When you arrive in China, the first thing you might need to do is to exchange your U.S. dollars for Chinese currency, called Renminbi or Chinese yuan (CYN).
There are several places you can exchange currency in China, including the airport, some major hotels, most local banks, and exchange kiosks. It's easier to exchange cash directly in China rather than via a traveler's check or credit card, so it's important that you plan ahead and bring enough cash with you. You may find it difficult to withdraw American dollars once you arrive.
You should also keep all of your exchange receipts and make sure you choose to print one if you use an ATM to take out cash. If you plan to change any Chinese currency into another currency at the end of your trip, you'll need the receipt to do this. If you don't have the receipt, the exchange counter will refuse to change your money from CYN.
Where to Exchange Money in China
While there are a number of locations to exchange foreign currency in China, the most convenient option for travelers is to go to an exchange counter at the airport when they arrive in the country. These counters typically accept both cash and traveler's checks and charge a nominal fee for the transaction, but otherwise have the same exchange rate as any other method.
However, you can also exchange U.S. dollars for CYN at banks in large cities, as well as at many local hotels. Although both offer the same exchange rate, the hotel will likely charge more for the transaction. Additionally, only large branches of banks will offer foreign exchange, but there will typically be a sign in English advertising a bank that offers this service.
Exchange kiosks were a bit late to catch on in China, but booths have popped up in major cities across the country. These kiosks look like ATMs but have a big English sign that says "Exchange," making them easy to identify and use on the go.
The Best Method for Exchanging Currency: Cash
No matter which location you choose to exchange your money, you'll want to make sure you do so before you head into the countryside to visit smaller towns. It won't be easy to find a bank with a foreign exchange counter outside the major cities, so make sure you have enough CYN before you leave for the smaller towns.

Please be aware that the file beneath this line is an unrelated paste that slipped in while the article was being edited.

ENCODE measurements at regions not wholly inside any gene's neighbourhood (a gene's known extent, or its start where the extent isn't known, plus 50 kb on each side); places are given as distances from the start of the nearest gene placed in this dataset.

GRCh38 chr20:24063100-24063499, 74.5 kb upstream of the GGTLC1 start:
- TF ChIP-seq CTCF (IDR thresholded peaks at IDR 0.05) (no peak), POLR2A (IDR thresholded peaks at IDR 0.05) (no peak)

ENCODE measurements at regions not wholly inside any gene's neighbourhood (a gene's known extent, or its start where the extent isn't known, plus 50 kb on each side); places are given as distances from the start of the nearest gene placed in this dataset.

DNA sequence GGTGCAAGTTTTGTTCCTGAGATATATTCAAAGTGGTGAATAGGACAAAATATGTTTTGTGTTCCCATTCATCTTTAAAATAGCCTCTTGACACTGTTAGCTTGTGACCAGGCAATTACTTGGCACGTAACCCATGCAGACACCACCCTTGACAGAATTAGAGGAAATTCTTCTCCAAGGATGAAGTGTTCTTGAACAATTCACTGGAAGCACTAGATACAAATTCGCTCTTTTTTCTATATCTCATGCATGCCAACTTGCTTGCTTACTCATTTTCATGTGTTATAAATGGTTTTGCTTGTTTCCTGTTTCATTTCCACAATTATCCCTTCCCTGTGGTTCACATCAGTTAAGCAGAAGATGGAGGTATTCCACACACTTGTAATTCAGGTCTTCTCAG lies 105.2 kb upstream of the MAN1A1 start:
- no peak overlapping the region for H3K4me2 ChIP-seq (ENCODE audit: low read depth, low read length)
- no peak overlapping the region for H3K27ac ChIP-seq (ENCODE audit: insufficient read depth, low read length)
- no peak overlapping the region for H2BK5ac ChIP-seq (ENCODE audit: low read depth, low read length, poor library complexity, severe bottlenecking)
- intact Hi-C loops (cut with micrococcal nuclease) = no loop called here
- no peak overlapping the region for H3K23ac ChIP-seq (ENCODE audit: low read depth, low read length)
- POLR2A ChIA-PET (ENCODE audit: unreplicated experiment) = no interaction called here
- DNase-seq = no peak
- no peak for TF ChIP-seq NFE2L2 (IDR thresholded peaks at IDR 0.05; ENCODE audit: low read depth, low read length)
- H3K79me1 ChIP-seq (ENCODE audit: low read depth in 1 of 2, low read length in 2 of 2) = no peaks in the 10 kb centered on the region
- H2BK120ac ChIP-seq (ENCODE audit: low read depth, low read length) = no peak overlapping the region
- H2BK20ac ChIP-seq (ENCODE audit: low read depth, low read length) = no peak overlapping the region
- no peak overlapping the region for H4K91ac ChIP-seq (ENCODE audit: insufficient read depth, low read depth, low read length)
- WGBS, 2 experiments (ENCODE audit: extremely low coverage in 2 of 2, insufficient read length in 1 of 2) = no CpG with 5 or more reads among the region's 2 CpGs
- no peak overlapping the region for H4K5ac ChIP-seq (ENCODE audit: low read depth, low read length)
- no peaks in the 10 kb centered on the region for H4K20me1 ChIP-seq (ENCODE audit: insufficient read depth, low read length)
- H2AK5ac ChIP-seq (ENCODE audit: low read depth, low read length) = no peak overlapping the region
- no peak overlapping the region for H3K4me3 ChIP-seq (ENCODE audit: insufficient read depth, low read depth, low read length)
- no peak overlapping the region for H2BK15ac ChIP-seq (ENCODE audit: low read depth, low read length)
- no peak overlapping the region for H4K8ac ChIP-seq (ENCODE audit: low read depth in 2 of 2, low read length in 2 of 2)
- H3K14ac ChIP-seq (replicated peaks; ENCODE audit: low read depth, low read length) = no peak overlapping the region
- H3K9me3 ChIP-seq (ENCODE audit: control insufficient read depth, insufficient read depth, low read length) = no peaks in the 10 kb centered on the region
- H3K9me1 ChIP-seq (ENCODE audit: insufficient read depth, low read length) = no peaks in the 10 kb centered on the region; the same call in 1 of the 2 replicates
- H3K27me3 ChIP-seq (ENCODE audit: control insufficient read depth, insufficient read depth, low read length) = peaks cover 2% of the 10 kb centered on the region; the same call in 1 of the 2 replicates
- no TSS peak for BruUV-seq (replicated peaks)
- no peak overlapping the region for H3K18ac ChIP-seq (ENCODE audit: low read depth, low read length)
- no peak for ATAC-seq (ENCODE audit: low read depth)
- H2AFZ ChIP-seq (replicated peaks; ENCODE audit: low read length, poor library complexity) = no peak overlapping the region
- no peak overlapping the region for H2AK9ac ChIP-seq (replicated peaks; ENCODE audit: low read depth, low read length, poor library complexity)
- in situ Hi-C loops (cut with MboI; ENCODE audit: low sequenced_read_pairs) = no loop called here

Cash is much easier to exchange than a traveler's check since banks in China can and will refuse service to customers if they don't want to verify the validity of the check. However, Chinese bankers will always accept and exchange cash.
Budget for your trip appropriately by planning out how much money you will need for each day of the trip and bringing the right amount of cash to exchange. This can also be done in the U.S. before you depart. Most Chinese travel websites recommend 2,000 CYN per day if you're traveling alone (to account for accommodations, three meals, transportation, and any incidental costs), which amounts to about $300.
Other Tips and Payment Methods
As China has rapidly modernized, other payment methods have become possible for international travelers including using debit cards at local ATMs and various mobile payment methods like AliPay and WeChat.
You can withdraw money from ATMs in major cities (and even some smaller towns), but you should consult with your U.S. bank before your trip to get some idea of what the fees will be like and if you will even be eligible to withdraw money abroad. it might be a little more expensive than withdrawing money from a bank, but the convenience alone is worth the added cost.
When making purchases at stores, you can almost always pay with WeChat or Alipay, but neither of these apps currently support foreign credit or debit card transactions, so you'll need to get a Chinese card in order to use them. On the other hand, Apple Pay is used in China, but it is only accepted at a limited number of retailers in the country. Many places, especially larger cities, will also accept credit cards, but cash is still more commonly used.